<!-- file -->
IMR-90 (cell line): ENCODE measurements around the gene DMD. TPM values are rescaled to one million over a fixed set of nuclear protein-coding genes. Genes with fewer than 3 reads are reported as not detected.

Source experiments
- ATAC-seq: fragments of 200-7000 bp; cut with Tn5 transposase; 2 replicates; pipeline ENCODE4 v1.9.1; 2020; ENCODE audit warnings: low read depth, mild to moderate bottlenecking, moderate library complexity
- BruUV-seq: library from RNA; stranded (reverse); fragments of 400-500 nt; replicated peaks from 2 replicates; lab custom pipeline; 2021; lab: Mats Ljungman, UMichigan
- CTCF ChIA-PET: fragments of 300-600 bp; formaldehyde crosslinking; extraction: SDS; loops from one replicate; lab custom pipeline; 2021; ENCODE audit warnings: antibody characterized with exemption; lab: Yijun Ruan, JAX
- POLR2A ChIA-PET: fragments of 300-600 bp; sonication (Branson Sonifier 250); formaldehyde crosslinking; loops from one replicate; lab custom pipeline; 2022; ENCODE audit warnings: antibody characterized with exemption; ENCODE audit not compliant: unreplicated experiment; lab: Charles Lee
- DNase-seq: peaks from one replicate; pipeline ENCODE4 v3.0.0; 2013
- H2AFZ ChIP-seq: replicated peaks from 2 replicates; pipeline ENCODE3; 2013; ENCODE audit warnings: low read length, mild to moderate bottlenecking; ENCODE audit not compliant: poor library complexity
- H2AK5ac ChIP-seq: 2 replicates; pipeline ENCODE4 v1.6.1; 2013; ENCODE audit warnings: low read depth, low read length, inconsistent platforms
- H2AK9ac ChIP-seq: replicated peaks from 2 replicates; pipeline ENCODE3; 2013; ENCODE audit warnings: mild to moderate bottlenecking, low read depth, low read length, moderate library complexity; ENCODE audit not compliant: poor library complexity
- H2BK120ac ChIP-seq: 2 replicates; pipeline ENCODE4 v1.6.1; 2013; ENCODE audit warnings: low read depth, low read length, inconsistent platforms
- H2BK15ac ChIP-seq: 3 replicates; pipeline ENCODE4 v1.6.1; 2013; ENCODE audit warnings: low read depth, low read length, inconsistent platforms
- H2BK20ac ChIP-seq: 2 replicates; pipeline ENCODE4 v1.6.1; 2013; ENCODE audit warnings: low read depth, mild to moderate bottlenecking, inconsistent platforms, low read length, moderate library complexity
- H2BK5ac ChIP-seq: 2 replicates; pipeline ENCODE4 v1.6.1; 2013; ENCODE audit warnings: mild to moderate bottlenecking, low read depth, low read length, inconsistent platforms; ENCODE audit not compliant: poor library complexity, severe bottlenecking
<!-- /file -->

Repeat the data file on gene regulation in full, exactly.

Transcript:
IMR-90 (cell line): ENCODE measurements around the gene DMD. TPM values are rescaled to one million over a fixed set of nuclear protein-coding genes. Genes with fewer than 3 reads are reported as not detected.

Source experiments
- ATAC-seq: fragments of 200-7000 bp; cut with Tn5 transposase; 2 replicates; pipeline ENCODE4 v1.9.1; 2020; ENCODE audit warnings: low read depth, mild to moderate bottlenecking, moderate library complexity
- BruUV-seq: library from RNA; stranded (reverse); fragments of 400-500 nt; replicated peaks from 2 replicates; lab custom pipeline; 2021; lab: Mats Ljungman, UMichigan
- CTCF ChIA-PET: fragments of 300-600 bp; formaldehyde crosslinking; extraction: SDS; loops from one replicate; lab custom pipeline; 2021; ENCODE audit warnings: antibody characterized with exemption; lab: Yijun Ruan, JAX
- POLR2A ChIA-PET: fragments of 300-600 bp; sonication (Branson Sonifier 250); formaldehyde crosslinking; loops from one replicate; lab custom pipeline; 2022; ENCODE audit warnings: antibody characterized with exemption; ENCODE audit not compliant: unreplicated experiment; lab: Charles Lee
- DNase-seq: peaks from one replicate; pipeline ENCODE4 v3.0.0; 2013
- H2AFZ ChIP-seq: replicated peaks from 2 replicates; pipeline ENCODE3; 2013; ENCODE audit warnings: low read length, mild to moderate bottlenecking; ENCODE audit not compliant: poor library complexity
- H2AK5ac ChIP-seq: 2 replicates; pipeline ENCODE4 v1.6.1; 2013; ENCODE audit warnings: low read depth, low read length, inconsistent platforms
- H2AK9ac ChIP-seq: replicated peaks from 2 replicates; pipeline ENCODE3; 2013; ENCODE audit warnings: mild to moderate bottlenecking, low read depth, low read length, moderate library complexity; ENCODE audit not compliant: poor library complexity
- H2BK120ac ChIP-seq: 2 replicates; pipeline ENCODE4 v1.6.1; 2013; ENCODE audit warnings: low read depth, low read length, inconsistent platforms
- H2BK15ac ChIP-seq: 3 replicates; pipeline ENCODE4 v1.6.1; 2013; ENCODE audit warnings: low read depth, low read length, inconsistent platforms
- H2BK20ac ChIP-seq: 2 replicates; pipeline ENCODE4 v1.6.1; 2013; ENCODE audit warnings: low read depth, mild to moderate bottlenecking, inconsistent platforms, low read length, moderate library complexity
- H2BK5ac ChIP-seq: 2 replicates; pipeline ENCODE4 v1.6.1; 2013; ENCODE audit warnings: mild to moderate bottlenecking, low read depth, low read length, inconsistent platforms; ENCODE audit not compliant: poor library complexity, severe bottlenecking